Four alumni honored for contributions to education with Distinguished Alumni Award

Top left: Eddie R. Cole; top right: Frank D. Sanchez; bottom left: Paola Sztajn; bottom right: Rosemary Wolf Rehak

Four alumni from the IU School of Education have been awarded the Distinguished Alumni Award for 2022.

“Simply put, these alumni have made education better through their many years in the field. From the classrooms where they’ve taught to the research and administration work they continue to do, I’m thrilled to celebrate with them,” Dean Anastasia Morrone said.

The Distinguished Alumni Award was founded in 1977 to recognize alumni who have enhanced the reputation of the School by distinguishing themselves in their careers and have made significant contributions to their community, state and nation through professional service, public service and civic activities. It is the highest honor bestowed upon alumni by the School of Education.

The alumni will be recognized with an awards presentation and dinner tomorrow.

This year’s awardees include:

Eddie R. Cole

Early Career Achievement Award

Eddie R. Cole (M.S.’09, Ph.D.’13)

Associate Professor
University of California, Los Angeles

Eddie R. Cole is an associate professor of higher education and history at UCLA and the author of The Campus Color Line: College Presidents and the Struggle for Black Freedom (Princeton University Press, 2020). Cole’s research focuses on college presidents’ historic role in shaping racial policies and practices both inside and outside of the educational sphere. As a scholar of higher education history, his approach in covering historical material and making connections to the current, critical context has garnered respect and praise from academics as well as intellectuals and activists beyond the academy. His finesse in using extensive, historical materials to address contemporary racial issues in higher education demonstrates the role of higher education in influencing all aspects of American life.

So far, Cole’s book, The Campus Color Line, has received five book awards and honors from various national professional associations for its quality and depth on the mid-twentieth century college presidency and the Black Freedom Movement. Additionally, his scholarship and public writing has been featured in The Washington Post, Los Angeles Times, and Chronicle of Higher Education. He has also been an expert commentator for BBC World News, MSNBC, and C-Span BookTV.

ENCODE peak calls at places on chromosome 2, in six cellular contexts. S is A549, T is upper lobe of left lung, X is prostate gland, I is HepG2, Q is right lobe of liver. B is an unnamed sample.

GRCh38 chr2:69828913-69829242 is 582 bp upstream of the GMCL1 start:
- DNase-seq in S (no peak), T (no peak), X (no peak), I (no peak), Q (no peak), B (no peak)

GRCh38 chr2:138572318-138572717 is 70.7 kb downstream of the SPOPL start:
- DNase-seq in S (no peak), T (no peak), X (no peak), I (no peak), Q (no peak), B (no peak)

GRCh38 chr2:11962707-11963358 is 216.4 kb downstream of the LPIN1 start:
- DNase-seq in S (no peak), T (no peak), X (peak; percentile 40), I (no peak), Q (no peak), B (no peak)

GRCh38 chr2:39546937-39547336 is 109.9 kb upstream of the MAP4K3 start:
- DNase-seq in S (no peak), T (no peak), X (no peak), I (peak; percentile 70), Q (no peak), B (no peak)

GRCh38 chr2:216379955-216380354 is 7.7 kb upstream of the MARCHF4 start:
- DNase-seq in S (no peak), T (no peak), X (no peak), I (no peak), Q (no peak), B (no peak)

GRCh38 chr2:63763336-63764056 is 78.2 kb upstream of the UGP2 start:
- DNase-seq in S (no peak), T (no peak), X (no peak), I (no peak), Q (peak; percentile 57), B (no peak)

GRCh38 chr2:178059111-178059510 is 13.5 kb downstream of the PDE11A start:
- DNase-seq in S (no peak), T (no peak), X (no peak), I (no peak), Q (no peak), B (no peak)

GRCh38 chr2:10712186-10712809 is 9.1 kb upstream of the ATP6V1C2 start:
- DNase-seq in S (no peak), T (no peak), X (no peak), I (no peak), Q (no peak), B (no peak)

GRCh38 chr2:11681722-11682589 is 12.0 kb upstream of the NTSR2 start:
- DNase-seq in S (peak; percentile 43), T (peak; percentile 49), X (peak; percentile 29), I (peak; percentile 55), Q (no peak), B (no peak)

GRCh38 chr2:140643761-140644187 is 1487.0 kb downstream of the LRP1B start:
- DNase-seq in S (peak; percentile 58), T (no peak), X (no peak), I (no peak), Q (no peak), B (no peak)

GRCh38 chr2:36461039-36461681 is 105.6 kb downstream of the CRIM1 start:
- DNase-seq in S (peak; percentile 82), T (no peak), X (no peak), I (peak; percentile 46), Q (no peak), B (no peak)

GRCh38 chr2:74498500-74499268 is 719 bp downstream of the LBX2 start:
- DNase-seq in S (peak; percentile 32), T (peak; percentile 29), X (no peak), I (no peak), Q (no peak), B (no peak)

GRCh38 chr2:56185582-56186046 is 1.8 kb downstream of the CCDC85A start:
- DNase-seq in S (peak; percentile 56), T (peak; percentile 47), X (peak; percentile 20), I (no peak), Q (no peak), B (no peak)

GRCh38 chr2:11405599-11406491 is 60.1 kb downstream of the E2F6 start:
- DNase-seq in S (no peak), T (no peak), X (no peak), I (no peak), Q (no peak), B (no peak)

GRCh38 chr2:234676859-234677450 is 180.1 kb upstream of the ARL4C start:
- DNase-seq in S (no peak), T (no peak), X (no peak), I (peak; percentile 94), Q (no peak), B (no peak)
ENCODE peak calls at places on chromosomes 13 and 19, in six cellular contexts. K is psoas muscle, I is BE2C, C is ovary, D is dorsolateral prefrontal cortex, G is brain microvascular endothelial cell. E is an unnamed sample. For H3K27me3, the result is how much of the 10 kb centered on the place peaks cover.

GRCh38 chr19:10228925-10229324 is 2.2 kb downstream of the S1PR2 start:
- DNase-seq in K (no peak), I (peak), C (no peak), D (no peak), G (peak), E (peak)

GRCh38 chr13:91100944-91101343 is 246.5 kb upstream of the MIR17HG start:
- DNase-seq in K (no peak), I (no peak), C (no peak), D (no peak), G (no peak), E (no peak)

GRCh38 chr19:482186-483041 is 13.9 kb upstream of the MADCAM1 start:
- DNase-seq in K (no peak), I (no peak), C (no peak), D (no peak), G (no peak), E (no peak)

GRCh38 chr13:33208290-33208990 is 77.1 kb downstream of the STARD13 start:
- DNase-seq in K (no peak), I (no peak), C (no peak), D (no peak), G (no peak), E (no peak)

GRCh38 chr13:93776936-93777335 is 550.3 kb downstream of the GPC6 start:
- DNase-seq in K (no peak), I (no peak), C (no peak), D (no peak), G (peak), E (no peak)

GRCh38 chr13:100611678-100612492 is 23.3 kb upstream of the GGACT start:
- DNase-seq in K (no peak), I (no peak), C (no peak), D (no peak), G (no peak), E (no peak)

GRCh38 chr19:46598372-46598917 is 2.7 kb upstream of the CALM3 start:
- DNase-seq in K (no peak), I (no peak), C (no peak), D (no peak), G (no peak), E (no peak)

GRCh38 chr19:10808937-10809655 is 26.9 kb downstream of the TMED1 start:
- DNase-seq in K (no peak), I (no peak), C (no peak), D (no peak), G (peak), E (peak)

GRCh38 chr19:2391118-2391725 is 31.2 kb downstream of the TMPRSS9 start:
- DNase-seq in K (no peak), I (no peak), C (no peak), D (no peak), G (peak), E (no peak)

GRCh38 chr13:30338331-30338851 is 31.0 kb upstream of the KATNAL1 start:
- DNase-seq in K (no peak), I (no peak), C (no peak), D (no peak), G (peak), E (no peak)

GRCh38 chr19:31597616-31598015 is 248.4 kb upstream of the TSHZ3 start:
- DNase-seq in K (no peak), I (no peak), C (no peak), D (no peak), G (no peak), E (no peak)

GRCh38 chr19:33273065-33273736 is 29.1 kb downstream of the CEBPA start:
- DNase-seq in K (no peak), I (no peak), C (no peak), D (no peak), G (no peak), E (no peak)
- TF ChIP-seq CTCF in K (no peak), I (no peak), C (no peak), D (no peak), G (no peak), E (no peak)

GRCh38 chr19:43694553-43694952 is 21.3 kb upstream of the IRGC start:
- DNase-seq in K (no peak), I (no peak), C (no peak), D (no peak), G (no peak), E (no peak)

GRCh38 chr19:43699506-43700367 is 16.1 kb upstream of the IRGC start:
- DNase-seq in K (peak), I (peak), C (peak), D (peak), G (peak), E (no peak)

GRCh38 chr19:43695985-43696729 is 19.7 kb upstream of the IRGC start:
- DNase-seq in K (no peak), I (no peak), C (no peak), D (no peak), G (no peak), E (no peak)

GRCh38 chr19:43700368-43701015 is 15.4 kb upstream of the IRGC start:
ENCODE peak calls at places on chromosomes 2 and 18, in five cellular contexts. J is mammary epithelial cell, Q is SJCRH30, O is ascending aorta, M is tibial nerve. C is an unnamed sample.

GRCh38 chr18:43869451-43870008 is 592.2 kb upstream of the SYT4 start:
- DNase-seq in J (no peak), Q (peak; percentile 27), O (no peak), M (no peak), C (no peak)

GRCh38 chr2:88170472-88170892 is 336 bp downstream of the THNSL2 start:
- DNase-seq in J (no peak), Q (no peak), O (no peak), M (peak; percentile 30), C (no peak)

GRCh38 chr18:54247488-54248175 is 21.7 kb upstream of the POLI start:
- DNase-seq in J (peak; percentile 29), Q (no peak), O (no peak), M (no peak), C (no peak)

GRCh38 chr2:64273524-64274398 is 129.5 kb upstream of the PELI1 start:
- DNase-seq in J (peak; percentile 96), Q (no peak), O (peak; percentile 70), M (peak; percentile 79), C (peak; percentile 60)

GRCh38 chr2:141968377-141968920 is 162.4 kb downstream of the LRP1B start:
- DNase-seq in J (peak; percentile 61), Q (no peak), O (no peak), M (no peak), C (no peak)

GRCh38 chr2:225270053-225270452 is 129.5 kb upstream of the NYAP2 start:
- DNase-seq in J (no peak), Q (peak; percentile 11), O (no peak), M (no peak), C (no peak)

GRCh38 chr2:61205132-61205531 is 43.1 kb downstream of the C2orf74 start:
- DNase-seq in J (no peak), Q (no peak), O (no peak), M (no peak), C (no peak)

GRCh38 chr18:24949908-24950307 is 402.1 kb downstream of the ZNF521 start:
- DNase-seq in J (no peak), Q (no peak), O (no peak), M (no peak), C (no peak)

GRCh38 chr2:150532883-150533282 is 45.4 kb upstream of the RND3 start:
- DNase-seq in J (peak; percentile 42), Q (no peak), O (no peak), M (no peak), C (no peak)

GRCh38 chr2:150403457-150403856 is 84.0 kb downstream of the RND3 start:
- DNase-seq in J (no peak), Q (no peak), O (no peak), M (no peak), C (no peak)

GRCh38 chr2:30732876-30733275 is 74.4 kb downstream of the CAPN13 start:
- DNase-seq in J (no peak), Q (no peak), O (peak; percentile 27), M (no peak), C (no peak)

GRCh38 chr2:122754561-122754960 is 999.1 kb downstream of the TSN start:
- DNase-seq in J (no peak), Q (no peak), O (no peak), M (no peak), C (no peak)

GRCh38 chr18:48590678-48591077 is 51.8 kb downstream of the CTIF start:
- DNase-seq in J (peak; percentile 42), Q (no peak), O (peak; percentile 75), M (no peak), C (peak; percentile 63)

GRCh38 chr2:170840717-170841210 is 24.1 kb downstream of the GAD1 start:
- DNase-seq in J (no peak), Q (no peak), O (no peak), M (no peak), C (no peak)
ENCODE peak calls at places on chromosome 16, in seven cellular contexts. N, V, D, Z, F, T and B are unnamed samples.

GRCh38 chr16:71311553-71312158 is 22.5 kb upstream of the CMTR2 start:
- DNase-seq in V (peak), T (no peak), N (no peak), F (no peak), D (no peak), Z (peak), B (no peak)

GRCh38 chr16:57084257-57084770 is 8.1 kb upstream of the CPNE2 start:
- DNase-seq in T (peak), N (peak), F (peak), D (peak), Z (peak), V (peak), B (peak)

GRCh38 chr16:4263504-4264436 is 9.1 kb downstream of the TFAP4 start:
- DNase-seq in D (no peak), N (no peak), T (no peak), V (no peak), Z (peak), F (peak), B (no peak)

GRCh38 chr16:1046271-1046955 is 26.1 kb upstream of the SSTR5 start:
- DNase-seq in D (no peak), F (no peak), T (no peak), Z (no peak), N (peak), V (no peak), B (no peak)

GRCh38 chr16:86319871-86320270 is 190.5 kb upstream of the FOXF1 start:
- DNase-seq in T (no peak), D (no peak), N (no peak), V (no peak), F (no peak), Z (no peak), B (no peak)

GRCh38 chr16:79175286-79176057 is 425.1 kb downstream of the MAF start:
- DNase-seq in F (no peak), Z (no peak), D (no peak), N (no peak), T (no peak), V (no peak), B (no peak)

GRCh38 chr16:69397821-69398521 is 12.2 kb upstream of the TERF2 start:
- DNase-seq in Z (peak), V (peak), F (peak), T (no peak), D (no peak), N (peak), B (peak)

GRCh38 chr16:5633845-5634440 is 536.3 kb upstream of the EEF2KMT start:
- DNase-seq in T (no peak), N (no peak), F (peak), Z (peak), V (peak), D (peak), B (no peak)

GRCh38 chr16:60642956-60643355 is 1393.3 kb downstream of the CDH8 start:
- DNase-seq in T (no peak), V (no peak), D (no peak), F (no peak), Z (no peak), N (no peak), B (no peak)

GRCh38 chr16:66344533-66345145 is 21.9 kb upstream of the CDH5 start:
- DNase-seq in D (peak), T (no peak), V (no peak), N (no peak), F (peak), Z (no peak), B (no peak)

Cole has also been repeatedly recognized in Education Week as one of the 200 most influential scholars who have done the most to shape educational practice and policy. Cole received the 2018 Early Career Award from the Association for the Study of Higher Education. He was also named a 2017 Mellon Emerging Faculty Leader from the Woodrow Wilson National Fellowship Foundation, which recognized him as a professor poised “to play a significant role in shaping American higher education.” Also notable is his selection for the 2015 National Academy of Education/Spencer Foundation Postdoctoral Fellowship, one of the most prestigious awards for scholars working in critical areas of education research.

Cole has held research fellowships and grants from Princeton University and the University of Chicago, and he has been a Dean’s Distinguished Visiting Fellow at the Harvard Graduate School of Education for his work on higher education history. He is also a senior fellow for the UCLA Luskin Center for History and Policy.

Looking ahead, he is the co-author of a forthcoming history of Omega Psi Phi – the first fraternity founded at a historically Black university (University of North Carolina Press, 2023), and he is currently writing a new history of American higher education to be published by Princeton University Press.

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Frank D. Sanchez

Excellence in Higher Education Award

Frank D. Sánchez (Ph.D.’03)

Senior Fellow
Interfaith America